Heart Attacks: Killer of Women

From the American Heart Association

More women die of cardiovascular disease than from the next four causes of death combined, including all forms of cancer. Many cardiac events in women could be prevented if they made the right choices for their hearts involving diet, exercise and abstinence from smoking. A heart attack occurs when the blood flow to a part of the heart is blocked, usually by a blood clot. If this clot cuts off the blood flow completely, the part of the heart muscle supplied by that artery begins to die.

1. Uncomfortable pressure, squeezing, fullness or pain in the center of your chest that lasts more than a few minutes or goes away and comes back.

2. Pain or discomfort in one or both arms, the back, neck, jaw or stomach.

3. Shortness of breath with or without chest discomfort.

4. Other signs such as breaking out in a cold sweat, nausea or lightheadedness.

5. As with men, women’s most common heart attack symptom is chest pain or discomfort. But women are somewhat more likely than men to experience some of the other common symptoms, particularly shortness of breath, nausea/vomiting and back or jaw pain.

6. If you have any of these signs, don’t wait more than five minutes before calling for help. Call 911. Get to a hospital right away.

While you can’t change things like age, ethnicity and family history, the good news is that even modest changes to your diet and lifestyle can improve your heart health and lower your risk by as much as 80 percent.

High cholesterol is not good for you; it can increase your risk for heart disease or heart attack. This happens because cholesterol and other fats can build up, narrow arteries and then be blocked by a blood clot or other particle. This causes the heart or brain to lose its blood supply, resulting in a heart attack. You should have your cholesterol levels checked regularly because with the help of your health care professional, high cholesterol can be controlled.

Dr. Dristen Plastino shares her story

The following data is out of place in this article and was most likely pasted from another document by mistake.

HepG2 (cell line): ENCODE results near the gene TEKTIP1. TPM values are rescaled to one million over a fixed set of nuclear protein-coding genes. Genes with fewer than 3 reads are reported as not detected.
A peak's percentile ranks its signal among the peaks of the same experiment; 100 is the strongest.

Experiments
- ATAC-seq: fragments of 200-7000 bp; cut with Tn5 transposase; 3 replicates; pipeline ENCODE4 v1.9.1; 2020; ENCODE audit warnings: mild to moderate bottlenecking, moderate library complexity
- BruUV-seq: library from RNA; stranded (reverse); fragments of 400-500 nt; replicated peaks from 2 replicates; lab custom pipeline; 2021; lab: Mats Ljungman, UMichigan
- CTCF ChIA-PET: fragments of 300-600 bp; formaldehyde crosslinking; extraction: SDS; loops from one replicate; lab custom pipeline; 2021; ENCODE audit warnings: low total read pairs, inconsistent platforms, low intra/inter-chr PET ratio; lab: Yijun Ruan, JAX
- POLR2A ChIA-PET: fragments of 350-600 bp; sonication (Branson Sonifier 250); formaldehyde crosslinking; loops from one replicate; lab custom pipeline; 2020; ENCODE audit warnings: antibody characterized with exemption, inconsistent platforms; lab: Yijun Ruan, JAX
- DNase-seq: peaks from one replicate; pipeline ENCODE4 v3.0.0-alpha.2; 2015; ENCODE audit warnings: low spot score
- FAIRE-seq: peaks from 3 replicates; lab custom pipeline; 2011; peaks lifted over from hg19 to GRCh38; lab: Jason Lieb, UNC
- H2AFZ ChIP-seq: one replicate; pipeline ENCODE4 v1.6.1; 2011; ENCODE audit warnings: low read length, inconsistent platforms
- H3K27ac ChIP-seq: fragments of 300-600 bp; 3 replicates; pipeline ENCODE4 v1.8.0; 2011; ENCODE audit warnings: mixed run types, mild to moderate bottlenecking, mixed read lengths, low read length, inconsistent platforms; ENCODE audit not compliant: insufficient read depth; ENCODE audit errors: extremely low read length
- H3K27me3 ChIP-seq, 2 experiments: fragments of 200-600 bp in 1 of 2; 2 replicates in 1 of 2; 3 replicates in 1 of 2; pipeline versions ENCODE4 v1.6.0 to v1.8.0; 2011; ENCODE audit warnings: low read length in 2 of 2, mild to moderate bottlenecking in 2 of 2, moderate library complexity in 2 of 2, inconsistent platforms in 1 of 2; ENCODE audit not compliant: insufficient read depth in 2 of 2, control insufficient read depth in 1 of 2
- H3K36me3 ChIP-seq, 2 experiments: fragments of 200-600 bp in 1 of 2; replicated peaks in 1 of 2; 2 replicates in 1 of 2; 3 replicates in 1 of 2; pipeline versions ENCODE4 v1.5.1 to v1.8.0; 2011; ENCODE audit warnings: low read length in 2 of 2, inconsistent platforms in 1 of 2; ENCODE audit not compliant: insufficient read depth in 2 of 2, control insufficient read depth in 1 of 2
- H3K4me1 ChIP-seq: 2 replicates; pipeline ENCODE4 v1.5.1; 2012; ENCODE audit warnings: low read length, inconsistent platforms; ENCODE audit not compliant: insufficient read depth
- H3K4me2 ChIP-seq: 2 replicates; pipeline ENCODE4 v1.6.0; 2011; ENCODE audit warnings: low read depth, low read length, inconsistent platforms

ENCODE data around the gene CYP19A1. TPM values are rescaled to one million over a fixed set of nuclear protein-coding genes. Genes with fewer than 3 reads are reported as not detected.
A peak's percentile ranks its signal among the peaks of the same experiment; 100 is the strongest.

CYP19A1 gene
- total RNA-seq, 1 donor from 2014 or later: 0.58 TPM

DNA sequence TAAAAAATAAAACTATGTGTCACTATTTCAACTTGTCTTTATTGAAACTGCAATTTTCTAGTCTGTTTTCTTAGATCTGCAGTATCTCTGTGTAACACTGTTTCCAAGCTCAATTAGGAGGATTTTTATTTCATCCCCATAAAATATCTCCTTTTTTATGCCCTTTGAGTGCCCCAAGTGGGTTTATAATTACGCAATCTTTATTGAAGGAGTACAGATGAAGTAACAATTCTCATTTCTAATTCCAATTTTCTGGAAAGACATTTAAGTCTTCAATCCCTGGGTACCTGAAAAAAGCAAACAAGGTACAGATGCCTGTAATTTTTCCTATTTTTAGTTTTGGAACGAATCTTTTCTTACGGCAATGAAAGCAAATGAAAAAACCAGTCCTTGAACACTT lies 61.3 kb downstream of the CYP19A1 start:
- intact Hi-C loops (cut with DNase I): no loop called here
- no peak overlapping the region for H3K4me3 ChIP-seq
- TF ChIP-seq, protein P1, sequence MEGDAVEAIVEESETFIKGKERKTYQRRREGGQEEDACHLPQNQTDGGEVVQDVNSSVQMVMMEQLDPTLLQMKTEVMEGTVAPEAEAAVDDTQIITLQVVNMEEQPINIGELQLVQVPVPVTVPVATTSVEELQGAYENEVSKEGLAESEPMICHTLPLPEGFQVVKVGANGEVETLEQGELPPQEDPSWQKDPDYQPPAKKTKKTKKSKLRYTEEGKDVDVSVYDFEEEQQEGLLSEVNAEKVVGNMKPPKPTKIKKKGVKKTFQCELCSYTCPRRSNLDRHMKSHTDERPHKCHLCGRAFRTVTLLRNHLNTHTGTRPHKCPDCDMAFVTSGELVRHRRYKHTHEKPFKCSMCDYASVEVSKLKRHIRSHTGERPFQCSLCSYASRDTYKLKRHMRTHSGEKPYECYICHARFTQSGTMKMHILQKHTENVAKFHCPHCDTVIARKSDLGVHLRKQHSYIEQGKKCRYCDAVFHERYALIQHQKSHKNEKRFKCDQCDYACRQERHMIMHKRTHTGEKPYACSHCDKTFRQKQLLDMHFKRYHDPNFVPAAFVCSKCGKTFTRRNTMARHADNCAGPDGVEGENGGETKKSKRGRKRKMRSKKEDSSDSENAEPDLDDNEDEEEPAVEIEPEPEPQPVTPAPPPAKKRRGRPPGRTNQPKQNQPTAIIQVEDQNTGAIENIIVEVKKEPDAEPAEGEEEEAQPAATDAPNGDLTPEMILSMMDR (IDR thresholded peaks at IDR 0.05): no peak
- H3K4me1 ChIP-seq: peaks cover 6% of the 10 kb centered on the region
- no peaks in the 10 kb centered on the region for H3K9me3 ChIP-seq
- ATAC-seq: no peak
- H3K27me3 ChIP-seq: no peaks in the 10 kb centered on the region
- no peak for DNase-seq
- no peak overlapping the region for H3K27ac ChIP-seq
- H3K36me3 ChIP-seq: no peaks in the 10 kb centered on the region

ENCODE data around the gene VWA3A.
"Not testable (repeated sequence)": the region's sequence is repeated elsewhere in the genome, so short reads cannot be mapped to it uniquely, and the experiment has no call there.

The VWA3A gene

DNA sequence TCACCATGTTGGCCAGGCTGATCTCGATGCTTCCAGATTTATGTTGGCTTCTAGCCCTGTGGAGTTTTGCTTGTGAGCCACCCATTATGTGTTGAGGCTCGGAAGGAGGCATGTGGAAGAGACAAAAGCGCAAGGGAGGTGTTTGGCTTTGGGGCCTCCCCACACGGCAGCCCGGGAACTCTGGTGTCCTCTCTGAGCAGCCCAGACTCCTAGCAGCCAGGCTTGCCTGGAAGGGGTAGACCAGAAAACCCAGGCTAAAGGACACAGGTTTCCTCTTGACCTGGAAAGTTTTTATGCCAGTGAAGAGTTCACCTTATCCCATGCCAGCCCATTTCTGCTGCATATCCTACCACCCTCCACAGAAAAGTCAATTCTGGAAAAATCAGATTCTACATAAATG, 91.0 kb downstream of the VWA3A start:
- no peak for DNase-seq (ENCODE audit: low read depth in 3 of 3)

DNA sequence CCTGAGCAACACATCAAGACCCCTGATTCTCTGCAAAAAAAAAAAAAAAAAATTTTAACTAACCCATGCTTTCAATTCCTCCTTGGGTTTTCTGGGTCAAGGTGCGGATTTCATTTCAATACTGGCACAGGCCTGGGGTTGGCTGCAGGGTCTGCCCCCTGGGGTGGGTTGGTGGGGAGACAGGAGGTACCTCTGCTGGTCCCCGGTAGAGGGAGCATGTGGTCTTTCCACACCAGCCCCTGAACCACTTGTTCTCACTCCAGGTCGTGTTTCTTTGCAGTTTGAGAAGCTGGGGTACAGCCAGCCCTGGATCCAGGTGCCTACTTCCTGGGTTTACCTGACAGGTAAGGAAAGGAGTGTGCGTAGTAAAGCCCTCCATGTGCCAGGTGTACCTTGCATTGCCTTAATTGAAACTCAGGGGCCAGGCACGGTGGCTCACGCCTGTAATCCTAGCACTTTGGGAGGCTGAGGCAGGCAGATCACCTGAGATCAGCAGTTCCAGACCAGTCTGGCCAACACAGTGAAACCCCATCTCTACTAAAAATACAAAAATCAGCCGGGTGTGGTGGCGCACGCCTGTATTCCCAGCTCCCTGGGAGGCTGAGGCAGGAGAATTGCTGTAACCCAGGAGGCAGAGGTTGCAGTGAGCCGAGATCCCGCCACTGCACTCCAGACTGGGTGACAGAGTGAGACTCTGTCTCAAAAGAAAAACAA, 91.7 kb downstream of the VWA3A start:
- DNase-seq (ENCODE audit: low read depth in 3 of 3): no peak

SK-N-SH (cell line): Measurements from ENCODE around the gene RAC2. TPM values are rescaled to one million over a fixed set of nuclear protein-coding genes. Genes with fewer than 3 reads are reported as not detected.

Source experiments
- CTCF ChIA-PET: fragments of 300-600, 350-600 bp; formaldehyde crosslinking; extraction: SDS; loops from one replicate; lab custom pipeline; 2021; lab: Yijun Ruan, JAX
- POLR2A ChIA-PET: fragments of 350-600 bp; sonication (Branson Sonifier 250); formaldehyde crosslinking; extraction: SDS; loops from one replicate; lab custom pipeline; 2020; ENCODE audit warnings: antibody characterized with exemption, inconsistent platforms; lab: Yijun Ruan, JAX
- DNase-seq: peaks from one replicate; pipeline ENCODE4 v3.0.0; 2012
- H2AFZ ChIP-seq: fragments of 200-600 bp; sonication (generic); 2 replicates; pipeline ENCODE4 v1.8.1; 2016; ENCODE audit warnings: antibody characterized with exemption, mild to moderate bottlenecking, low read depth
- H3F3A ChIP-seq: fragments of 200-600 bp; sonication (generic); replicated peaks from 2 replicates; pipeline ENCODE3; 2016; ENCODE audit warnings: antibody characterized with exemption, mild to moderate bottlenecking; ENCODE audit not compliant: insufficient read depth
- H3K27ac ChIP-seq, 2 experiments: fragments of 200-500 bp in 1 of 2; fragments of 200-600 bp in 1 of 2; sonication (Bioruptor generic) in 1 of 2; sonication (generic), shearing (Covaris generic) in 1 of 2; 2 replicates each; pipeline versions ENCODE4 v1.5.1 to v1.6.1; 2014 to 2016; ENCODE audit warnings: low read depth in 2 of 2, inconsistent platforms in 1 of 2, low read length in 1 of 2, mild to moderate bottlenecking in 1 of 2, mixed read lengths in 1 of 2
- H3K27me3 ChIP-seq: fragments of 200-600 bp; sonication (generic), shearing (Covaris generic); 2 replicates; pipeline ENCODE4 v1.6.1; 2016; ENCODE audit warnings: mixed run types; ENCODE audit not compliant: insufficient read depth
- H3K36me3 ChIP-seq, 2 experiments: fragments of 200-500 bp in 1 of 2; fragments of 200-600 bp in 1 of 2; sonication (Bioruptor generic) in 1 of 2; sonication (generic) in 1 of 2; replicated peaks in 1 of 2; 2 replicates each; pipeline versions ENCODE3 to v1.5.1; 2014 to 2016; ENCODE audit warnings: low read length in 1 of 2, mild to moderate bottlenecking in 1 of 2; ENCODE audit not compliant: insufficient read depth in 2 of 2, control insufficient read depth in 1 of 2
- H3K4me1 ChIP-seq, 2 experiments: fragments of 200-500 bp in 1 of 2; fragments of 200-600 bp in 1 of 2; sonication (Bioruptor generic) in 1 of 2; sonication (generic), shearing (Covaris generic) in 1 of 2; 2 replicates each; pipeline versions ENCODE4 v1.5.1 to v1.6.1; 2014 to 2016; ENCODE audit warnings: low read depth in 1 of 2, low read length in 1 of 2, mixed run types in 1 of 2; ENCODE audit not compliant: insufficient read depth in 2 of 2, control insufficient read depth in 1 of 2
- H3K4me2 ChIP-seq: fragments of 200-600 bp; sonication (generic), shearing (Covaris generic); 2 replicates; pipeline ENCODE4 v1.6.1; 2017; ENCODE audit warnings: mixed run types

Associate professor of obstetrics and gynecology with the University of Texas Health Science Center at San Antonio and a practicing ob/gyn, Dr. Kristen Plastino is used to seeing the inside of a hospital, but she’s typically not the patient. However, at the age of 41, Dr. Plastino found herself on the receiving end of cardiovascular care at University Hospital. After an otherwise picture-perfect day in San Antonio spent at her son’s baseball game, Dr. Plastino was packing up to take her children home and began to feel classic symptoms of a heart attack: chest pain, nausea, sweating. Ignoring what she knew was a heart attack, Dr. Plastino drove herself home. Then her husband drove her to University Hospital. An EKG at the hospital confirmed she was having a heart attack. Dr. Plastino underwent angioplasty, where doctors inserted a tiny balloon into her coronary artery to restore blood flow. She later received four stents to open up her arteries.


Today, Dr. Plastino reminds women not to ignore the signs and to call 911 at the first onset of heart attack symptoms. She admits that not seeking emergency care sooner could have cost her her life, so she feels blessed to have the opportunity to share her story with others. She shares her story often and has become a dedicated advocate of the American Heart Association, serving on the local board of directors for AHA and as the 2013-2014 chair of the Go Red For Women Passion Committee. As chair, Dr. Plastino has worked closely to bring the message of good nutrition and heart health to patients, her community and teachers and children at area schools.
“I am making it my mission to ensure other women know their risks, the warning signs and the importance of calling 911,” she says.

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